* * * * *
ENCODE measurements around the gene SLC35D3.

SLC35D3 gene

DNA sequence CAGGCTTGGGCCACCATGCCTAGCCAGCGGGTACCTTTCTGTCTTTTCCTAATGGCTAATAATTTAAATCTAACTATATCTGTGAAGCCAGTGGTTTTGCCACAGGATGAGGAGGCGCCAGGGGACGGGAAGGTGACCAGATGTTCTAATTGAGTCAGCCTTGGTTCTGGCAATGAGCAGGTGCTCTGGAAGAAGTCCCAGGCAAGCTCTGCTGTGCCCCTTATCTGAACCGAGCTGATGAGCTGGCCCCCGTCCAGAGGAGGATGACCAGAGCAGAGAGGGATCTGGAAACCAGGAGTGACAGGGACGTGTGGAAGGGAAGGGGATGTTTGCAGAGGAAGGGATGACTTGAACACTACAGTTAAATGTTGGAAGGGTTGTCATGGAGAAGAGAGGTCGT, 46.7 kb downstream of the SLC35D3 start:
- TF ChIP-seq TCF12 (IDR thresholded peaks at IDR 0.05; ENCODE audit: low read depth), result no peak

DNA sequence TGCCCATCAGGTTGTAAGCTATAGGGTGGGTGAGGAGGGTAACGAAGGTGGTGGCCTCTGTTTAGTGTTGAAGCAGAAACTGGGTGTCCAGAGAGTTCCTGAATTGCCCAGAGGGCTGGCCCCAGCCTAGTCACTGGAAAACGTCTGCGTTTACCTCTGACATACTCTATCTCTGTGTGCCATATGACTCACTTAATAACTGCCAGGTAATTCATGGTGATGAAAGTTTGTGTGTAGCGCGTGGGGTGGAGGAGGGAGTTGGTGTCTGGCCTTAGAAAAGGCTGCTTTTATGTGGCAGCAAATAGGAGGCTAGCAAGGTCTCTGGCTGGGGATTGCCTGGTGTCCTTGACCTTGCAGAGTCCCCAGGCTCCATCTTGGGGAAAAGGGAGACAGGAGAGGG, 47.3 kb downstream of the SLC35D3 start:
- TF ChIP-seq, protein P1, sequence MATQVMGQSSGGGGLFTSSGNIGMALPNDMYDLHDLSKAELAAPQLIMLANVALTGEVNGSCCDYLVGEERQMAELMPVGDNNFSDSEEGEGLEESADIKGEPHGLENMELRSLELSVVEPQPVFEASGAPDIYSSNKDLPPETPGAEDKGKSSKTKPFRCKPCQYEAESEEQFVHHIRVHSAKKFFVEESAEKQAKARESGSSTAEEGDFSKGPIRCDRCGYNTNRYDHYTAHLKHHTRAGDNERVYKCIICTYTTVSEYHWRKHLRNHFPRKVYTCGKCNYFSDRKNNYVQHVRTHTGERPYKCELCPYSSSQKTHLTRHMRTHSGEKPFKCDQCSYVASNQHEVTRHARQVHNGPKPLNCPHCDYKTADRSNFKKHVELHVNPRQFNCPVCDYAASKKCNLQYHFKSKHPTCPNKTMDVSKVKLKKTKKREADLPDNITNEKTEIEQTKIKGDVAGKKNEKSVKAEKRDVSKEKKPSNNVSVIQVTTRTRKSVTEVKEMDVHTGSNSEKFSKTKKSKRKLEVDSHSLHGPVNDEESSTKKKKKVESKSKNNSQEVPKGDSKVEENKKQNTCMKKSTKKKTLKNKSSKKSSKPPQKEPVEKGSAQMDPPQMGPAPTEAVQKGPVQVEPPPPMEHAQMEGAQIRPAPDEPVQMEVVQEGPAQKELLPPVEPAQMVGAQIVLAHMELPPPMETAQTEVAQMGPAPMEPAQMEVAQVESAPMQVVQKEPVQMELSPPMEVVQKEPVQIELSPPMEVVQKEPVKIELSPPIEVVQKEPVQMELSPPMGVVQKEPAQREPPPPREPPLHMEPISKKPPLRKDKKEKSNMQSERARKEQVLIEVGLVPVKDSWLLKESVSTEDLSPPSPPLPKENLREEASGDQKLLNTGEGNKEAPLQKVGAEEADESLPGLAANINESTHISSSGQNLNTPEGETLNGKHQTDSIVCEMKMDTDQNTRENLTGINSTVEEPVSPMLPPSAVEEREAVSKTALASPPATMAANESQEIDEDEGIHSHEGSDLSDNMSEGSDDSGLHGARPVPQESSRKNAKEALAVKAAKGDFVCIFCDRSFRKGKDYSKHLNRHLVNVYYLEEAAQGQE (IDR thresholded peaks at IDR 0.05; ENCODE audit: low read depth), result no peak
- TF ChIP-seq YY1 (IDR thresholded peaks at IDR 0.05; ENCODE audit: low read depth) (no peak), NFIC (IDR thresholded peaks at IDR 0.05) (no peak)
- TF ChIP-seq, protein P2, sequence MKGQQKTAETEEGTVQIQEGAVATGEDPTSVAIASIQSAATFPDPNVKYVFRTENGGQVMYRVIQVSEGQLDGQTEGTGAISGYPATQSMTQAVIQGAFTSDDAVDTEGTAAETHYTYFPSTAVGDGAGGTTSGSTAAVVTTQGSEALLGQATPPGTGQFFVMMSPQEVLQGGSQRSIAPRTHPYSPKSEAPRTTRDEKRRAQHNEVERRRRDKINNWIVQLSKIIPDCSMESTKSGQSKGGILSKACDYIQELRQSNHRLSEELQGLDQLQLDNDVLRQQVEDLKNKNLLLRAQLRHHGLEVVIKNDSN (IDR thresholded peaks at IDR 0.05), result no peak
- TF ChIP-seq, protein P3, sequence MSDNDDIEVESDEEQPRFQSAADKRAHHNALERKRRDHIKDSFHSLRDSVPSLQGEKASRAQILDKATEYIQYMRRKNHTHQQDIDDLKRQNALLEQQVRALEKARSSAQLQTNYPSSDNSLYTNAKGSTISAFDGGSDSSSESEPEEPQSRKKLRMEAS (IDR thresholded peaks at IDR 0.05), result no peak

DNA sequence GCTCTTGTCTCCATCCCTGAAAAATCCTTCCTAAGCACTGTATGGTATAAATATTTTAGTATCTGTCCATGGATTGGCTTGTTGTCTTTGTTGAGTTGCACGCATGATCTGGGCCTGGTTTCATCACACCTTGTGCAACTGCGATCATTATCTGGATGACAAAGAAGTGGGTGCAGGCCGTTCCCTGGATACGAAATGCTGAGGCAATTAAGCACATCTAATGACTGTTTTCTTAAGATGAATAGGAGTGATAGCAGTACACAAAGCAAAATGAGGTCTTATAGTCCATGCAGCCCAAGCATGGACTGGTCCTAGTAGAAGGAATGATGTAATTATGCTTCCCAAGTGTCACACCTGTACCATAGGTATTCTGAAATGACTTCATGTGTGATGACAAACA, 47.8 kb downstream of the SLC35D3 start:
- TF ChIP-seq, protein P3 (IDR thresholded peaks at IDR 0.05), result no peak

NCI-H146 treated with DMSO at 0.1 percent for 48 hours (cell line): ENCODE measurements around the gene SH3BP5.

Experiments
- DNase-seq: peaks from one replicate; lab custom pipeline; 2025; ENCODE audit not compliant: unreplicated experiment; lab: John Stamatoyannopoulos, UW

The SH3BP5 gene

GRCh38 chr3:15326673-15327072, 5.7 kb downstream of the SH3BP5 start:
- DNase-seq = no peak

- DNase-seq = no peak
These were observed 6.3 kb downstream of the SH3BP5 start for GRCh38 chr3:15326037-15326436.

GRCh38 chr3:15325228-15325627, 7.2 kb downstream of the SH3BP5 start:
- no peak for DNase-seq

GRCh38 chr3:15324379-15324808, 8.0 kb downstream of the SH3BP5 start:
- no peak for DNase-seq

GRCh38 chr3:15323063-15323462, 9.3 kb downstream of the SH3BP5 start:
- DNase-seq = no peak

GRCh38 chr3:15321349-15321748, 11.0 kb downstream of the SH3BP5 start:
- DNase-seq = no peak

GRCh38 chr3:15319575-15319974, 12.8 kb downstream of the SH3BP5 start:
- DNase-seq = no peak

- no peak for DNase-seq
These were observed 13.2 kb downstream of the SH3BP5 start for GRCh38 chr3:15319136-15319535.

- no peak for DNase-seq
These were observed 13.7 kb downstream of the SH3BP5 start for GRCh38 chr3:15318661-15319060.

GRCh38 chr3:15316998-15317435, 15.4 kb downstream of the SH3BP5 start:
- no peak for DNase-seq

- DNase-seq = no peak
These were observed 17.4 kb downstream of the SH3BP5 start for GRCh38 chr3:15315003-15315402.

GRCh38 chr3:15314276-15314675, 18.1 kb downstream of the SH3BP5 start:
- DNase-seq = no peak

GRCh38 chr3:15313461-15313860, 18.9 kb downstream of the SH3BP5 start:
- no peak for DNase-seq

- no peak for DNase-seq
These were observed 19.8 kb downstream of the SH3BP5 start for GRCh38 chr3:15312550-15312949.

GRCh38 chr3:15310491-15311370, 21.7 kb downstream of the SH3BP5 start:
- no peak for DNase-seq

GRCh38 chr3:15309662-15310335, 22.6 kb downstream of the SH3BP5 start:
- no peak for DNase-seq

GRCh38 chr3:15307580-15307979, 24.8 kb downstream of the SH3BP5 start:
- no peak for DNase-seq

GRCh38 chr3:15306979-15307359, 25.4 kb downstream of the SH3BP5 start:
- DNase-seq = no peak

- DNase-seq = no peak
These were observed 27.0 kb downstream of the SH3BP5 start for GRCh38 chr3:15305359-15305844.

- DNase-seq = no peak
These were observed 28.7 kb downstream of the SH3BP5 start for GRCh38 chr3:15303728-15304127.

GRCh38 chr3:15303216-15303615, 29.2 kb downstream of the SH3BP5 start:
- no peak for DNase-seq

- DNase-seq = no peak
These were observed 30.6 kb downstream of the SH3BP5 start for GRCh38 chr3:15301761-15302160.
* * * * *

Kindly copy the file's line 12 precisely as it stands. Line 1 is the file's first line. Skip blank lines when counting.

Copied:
NCI-H146 treated with DMSO at 0.1 percent for 48 hours (cell line): ENCODE measurements around the gene SH3BP5.